U.S. Reductions In Coal Use Offset By Asian Increases
Efforts to dramatically reduce coal use in America don't mean much when Asian countries use vastly increasing coal use.
This trend is disrupting the goals of climate change activists.
Global coal usage reached a record high in 2022, according to the International Energy Agency (IEA).
China increased by 4.6%, which amounted to 200 million tons.
India increased its consumption by 9%, or 97 million tons.
Indonesia, which is trying to corner the global market on energy-intensive nickel smelting, increased its coal use by 49 million tons, a 32% increase.
“Despite subdued hydropower and nuclear electricity generation in some European countries, a weak economy and mild winter in Europe restrained the impact of natural gas price spikes, which encouraged some switching to coal,” the report said.
But back here in the United States, coal use peaked in 2007.
In alone 2022, U.S. coal demand fell by 8%.
The IEA notes that American decreases are“more than offset” on a global level by increases in China, India, Indonesia, Vietnam, and the Philippines.
The recent United Nations Climate Conference, COP28, ended with nations promising to phase out organic fuels like coal gas, and oil.
But, in reality, the world is using more of it than ever before.
Despite the best efforts of some, the human race is using more coal, natural gasses, and petroleum than ever in its history.
Why is the Wyoming energy industry struggling?
The Wall Street Journal reported that wind & solar investment funds are tanking, with some down as much as 70% in just the last few months.
Solar power is performing the worst.
Despite building new wind farms all over the nation, it turns out wind energy is a lousy investment too.
While wind and solar are tanking Exxon and Chevron have a combined $110 billion acquisition plan to expand oil and gas drilling in one of the largest known oil reserves on the planet, the Permian Basin in Texas.
This year, both of these oil companies reported their largest profits ever.
Despite what you may have heard from the news media, politicians, and activists, in 2023, humanity guzzled more oil and gas than ever in history.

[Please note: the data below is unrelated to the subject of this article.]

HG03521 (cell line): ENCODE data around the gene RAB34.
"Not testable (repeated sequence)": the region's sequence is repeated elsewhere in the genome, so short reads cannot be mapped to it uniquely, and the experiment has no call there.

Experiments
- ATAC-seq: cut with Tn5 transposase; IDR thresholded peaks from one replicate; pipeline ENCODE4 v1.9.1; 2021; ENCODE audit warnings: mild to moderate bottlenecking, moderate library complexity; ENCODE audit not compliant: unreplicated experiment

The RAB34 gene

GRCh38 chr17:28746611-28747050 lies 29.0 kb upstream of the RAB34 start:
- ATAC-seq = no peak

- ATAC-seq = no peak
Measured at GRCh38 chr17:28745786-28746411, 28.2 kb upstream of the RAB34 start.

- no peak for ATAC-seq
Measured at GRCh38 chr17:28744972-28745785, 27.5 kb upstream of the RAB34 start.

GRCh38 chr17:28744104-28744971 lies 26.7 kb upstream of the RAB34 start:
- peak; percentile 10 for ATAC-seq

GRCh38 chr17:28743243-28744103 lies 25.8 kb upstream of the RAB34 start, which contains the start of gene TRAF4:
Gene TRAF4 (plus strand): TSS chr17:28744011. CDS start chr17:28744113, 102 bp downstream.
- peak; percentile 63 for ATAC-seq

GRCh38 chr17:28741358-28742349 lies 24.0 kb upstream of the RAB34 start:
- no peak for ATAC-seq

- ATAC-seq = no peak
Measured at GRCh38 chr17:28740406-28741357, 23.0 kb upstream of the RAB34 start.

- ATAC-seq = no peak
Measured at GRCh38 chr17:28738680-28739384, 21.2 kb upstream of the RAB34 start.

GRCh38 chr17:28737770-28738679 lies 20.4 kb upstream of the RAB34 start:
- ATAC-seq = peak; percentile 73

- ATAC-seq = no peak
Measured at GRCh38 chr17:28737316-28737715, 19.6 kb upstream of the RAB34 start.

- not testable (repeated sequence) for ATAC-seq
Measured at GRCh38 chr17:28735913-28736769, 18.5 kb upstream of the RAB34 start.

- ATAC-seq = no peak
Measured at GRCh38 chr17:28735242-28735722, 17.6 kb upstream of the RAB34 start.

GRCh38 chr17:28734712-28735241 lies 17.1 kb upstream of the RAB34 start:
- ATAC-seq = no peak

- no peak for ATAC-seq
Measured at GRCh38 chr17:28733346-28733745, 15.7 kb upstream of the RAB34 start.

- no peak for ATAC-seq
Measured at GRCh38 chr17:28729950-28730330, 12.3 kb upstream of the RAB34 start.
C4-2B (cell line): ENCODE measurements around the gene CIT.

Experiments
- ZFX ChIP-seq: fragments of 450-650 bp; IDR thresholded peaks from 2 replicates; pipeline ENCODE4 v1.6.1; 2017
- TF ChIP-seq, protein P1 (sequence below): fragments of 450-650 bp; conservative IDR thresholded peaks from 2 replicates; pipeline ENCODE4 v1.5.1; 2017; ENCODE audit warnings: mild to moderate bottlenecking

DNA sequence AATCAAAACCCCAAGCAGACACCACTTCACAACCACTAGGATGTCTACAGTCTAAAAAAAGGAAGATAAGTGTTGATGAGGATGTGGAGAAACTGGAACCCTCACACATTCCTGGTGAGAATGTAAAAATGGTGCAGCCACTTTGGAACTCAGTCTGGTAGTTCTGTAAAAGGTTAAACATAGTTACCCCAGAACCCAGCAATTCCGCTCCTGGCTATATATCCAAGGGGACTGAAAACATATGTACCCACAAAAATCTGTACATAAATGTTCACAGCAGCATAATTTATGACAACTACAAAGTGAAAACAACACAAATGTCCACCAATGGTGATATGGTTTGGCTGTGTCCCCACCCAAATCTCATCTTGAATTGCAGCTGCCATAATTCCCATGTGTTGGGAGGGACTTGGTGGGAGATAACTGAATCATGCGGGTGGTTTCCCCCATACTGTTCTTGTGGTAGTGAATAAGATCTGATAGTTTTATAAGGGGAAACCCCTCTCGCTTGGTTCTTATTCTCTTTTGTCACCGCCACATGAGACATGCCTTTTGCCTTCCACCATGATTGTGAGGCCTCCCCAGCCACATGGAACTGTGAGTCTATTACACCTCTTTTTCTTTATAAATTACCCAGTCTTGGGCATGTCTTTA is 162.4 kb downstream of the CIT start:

Carbon Nuteral you say?
"Net Zero" by 2050?
Where is that happening?
Wyoming Gov. Mark Gordon is facing criticism for his recent comments pledging to reduce his state's carbon emissions and saying there was urgency to addressing the "warming climate."
At the same time, developed countries are spending hundreds of billions of dollars trying to stop oil, gas, and coal.
But the rest of the world is using more of it.
Almost 80% of our energy still comes from old-fashioned organic fuels, (coal, natural gasses, and oil).
Yes, there is a “global energy transition” going on.
It just happens to be TOWARD more organic fuels, not away from them.
The goal, according to the Biden Administration and the so-called "green movement", is to reach "net zero" by 2050.
While running for President, Bided spoke of putting an end to all "fossil fuels" which would include shutting down all coal power plants.
Sequestering carbon, which Wyoming is currently experimenting with, will do nothing to appease those who have called to 'keep it in the ground."
By that, they mean to keep anything they refer to as a "fossil fuel" in the ground and never extract it.
But if states like Wyoming were to shut down every coal power plant, would it make a difference?
The answer is NO.
The use of coal, worldwide, is not down. It's actually up.
Yes, the world is actually using more coal than ever.
China is one of several nations leading that charge.
The following facts were laid out before a congressional committee.
If solar and wind could actually replace fossil fuels, China wouldn’t have 300 planned new coal plants—more than the total we have in the United States—each designed to last 40 or more years. (Alex Epstene).
Epstein concludes his statements by pointing out that China currently creates most of the components to create America's wind and solar farms.
China uses coal plants to create those components.
Without coal and petroleum, it is impossible to create wind and solar power, much less electric cars.
There is no way to "keep it in the ground."
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